There are issues around leadership, but in key areas they have players – most notably Ford, who always seems to have time – who rarely seem to be fazed. That said, on the big Twickenham stage the Bath players who make up some of England’s most potent attackers were pressurised into making a succession of game-losing mistakes in the recent Premiership play-off against Saracens, a fact that won’t have been lost on the highly-experienced Welsh and Wallaby back divisions.
WHERE ARE THEIR WEAKNESSES ?
Their primary weakness is a backrow that is so one-paced that it is often beaten to (and at) the breakdown. Part of this stems from the fact that skipper Chris Robshaw is more of a seven-anda-half than an out-and-out ball-winning seven, but Billy Vunipola isn’t exactly light on his feet either. The other issue up front is hooker Tom Youngs’ often wayward lineout throwing. Behind the pack, in defence both wings are vulnerable to the sort of kicking game that Ireland employed successfully against them (and which Wales, with two 1.95m wings, might copy), while in attack their kick-chase game is horribly lacklustre.
In the centres, the 12 jersey remains the key selection issue, with at least three different options in Bath’s former Rugby League player Kyle Eastmond (genius attacker, has been shown up defensively), the experienced Brad Barritt (an outstanding defender who offers relatively little in attack) or Luther Burrell (the halfway house).
WHAT ARE THEIR KEY STRENGTHS?
Up front, tighthead prop Dan Cole supplies solidity at scrum-time; Courtney Lawes, Geoff Parling and Chris Robshaw are a competent lineout unit; while Vunipola always makes ground with the ball in hand. Behind the scrum, scrum-half Ben Youngs provides a constant threat; 22-year-old Ford runs the backline with an élan far beyond his years; outside centre Jonathan Joseph has revolutionised England’s attacking options; fullback Mike Brown is a stonewall defender who has an uncanny ability to break tackles with ball in hand.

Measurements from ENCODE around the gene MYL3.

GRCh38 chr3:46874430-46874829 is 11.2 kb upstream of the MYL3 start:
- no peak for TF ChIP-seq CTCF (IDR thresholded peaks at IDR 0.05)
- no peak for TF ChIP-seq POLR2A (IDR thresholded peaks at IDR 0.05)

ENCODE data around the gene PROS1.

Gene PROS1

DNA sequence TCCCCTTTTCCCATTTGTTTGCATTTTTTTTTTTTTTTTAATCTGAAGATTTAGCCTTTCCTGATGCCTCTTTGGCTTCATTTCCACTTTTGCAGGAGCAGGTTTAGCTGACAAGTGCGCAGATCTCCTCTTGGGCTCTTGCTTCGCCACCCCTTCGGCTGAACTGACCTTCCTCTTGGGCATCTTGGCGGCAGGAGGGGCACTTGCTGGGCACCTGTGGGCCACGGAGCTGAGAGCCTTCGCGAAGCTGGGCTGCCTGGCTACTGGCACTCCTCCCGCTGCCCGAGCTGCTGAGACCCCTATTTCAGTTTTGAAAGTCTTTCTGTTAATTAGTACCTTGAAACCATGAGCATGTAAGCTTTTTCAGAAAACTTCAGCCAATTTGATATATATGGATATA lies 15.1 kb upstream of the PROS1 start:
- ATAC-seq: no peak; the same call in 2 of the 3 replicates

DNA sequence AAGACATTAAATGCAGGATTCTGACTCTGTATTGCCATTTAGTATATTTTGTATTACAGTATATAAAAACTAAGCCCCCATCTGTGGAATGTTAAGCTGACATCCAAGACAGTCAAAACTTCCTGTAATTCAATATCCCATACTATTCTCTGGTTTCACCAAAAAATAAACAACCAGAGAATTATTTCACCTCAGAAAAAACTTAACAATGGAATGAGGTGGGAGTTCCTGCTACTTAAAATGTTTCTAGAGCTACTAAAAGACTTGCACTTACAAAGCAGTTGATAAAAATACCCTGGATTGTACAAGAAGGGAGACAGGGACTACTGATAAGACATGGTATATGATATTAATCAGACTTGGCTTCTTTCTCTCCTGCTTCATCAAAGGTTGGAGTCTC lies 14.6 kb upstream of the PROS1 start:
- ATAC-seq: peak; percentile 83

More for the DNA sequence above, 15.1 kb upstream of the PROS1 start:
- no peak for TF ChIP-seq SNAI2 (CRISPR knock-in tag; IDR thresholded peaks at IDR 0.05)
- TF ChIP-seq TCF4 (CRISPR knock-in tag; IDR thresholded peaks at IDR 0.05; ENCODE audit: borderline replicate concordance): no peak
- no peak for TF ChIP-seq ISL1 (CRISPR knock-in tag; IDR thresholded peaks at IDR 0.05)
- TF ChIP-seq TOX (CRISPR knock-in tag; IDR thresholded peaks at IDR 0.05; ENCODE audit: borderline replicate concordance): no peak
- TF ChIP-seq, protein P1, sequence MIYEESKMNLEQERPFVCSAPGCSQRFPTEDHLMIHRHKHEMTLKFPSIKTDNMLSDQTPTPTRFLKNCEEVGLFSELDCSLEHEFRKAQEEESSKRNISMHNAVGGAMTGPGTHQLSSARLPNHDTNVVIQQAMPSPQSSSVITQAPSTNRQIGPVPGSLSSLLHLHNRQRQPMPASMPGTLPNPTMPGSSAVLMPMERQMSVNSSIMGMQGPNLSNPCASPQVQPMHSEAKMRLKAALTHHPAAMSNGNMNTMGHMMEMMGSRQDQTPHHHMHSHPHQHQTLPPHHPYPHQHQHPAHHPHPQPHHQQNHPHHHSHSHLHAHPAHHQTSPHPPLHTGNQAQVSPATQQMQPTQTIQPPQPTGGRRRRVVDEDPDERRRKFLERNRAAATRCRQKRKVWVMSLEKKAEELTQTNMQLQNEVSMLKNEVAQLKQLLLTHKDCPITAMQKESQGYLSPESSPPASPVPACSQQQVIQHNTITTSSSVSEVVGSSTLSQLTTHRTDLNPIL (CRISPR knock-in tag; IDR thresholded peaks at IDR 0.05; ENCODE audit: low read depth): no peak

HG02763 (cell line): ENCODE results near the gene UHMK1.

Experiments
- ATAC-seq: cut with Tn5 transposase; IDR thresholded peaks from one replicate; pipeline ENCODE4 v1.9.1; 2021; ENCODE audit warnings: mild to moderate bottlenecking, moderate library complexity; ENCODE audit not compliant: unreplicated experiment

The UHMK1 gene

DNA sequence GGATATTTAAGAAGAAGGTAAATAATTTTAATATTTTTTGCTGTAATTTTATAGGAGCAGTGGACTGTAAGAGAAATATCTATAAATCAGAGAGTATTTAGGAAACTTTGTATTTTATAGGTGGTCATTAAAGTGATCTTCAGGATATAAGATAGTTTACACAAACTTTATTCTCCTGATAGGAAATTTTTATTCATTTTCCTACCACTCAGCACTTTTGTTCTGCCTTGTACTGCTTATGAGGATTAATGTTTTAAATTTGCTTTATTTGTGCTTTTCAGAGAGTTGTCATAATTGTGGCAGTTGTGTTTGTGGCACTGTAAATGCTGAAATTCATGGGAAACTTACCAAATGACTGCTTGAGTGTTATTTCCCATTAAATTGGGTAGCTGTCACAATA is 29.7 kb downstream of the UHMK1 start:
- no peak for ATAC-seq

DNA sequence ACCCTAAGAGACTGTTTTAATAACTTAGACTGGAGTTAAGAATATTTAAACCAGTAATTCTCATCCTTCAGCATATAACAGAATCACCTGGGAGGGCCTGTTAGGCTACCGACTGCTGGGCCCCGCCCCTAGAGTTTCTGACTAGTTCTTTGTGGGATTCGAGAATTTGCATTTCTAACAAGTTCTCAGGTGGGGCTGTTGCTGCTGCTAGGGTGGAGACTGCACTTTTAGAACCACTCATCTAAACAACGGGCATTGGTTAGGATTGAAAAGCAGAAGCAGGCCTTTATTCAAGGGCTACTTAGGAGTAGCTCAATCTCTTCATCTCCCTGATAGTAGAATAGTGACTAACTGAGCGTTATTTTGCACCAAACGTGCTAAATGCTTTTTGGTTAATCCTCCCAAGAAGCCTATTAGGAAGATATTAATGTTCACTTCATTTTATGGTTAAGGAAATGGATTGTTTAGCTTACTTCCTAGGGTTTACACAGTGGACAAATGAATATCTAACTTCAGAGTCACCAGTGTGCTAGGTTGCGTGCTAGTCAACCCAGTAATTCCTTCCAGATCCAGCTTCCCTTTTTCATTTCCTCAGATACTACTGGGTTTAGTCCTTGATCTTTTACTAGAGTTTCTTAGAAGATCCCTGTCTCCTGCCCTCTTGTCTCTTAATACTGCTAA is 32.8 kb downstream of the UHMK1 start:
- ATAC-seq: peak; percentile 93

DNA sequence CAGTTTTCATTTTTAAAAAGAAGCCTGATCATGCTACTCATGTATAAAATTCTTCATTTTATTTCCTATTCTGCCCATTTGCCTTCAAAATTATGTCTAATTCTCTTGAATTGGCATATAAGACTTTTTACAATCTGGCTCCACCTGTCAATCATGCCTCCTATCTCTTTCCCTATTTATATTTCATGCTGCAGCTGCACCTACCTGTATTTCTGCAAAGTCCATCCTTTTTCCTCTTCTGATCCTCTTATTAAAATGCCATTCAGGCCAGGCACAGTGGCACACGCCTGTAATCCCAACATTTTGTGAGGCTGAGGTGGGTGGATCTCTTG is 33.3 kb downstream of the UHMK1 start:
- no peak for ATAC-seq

WHAT POTENTIAL PROBLEMS COULD THEY INCUR?
Brown is a key player but has suffered from concussion and there are question marks over his participation. England would miss him badly should he not make it. England also have an issue at hooker where Youngs is their only tried and tested option, but one whose lineout throwing can be problematic. Disciplinary issues have dogged England since the dwarfchucking debacle at the last World Cup, and with the team under the microscope on home soil and Lancaster having a no tolerance policy when it comes to off-field indiscretions there could be trouble ahead. The other issue is tiredness: England’s players have just endured a spectacularly tiring season for their clubs, with some top clubs playing almost 40 games this season.
DO THEY HAVE A STRONG ENOUGH LEADERSHIP TEAM?
They’ll need it throughout a tough pool stage and with an English public which expects them to win in style. Off the pitch, however, there are nagging doubts about Lancaster’s selection and tactical nous. On it, Robshaw leads by example but isn’t the sort of leader who can tactically assess opponents on the hoof. Ford leads the backs well, but the midfield is so short of age and caps that Lancaster may be tempted to play Barritt at inside centre to inject some experience. Up front there are plenty of caps, but the desire to have more natural leaders on the pitch could even see Sam Burgess brought in on the blindside.
PUFFING BILLY: Billy Vunipola lacks stamina.
SOME DOUBTS: Not everyone in England rates captain Chris Robshaw.